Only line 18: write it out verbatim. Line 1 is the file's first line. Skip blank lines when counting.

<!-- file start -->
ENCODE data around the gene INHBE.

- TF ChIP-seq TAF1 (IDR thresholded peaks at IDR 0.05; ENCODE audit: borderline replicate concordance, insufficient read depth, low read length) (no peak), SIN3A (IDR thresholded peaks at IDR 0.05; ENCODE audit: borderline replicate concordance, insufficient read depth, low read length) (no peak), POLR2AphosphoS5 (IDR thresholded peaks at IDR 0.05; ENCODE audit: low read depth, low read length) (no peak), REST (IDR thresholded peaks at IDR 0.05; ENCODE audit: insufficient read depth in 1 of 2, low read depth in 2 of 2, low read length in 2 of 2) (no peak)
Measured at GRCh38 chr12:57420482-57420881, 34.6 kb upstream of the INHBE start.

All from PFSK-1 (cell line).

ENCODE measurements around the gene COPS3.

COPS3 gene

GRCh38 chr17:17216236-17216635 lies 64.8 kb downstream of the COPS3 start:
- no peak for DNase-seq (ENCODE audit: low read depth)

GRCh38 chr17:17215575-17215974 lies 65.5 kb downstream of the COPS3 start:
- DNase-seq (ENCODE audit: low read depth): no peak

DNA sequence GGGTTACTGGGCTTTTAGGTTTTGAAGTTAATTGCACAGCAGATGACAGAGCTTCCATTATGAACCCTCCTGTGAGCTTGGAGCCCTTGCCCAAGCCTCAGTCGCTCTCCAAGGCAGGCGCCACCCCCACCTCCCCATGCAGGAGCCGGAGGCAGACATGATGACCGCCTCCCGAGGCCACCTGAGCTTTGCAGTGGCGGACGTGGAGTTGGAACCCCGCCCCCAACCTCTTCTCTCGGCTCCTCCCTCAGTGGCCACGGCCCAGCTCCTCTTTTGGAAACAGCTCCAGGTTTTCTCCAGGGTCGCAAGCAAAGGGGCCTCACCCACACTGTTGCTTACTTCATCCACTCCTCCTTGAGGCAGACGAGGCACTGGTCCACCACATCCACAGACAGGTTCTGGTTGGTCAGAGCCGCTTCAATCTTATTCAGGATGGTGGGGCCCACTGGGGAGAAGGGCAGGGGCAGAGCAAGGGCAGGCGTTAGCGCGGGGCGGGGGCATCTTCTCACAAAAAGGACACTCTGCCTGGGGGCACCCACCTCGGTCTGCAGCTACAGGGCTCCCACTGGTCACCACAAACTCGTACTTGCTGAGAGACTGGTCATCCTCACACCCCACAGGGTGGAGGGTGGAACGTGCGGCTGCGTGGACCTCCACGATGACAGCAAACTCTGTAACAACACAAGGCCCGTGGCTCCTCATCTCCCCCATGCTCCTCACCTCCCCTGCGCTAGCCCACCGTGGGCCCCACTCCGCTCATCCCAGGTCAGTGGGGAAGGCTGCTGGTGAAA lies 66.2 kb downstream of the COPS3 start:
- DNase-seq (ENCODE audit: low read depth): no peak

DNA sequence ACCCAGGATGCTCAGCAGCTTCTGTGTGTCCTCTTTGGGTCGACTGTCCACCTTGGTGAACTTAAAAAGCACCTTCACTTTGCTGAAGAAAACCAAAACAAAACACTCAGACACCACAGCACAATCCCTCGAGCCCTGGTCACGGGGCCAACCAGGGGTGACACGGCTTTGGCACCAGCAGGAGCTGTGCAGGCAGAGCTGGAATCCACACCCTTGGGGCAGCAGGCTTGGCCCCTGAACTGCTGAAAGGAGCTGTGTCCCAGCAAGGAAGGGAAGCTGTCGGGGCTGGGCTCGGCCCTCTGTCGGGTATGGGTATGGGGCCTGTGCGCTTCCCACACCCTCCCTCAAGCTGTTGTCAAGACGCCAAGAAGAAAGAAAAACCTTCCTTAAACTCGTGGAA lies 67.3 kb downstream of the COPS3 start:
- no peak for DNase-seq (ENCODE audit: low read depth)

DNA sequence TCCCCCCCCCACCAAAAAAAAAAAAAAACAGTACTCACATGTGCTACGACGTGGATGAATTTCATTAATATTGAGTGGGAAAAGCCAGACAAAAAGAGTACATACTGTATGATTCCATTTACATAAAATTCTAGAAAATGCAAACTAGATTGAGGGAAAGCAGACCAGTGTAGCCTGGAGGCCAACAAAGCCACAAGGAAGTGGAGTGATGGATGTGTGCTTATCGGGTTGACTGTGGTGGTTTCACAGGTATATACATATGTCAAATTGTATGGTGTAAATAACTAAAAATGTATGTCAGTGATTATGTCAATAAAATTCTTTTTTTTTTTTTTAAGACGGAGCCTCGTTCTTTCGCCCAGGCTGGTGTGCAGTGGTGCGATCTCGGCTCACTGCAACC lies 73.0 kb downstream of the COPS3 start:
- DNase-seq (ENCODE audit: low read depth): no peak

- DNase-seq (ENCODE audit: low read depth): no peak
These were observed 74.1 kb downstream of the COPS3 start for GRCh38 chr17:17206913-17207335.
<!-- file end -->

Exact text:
These were observed 74.1 kb downstream of the COPS3 start for GRCh38 chr17:17206913-17207335.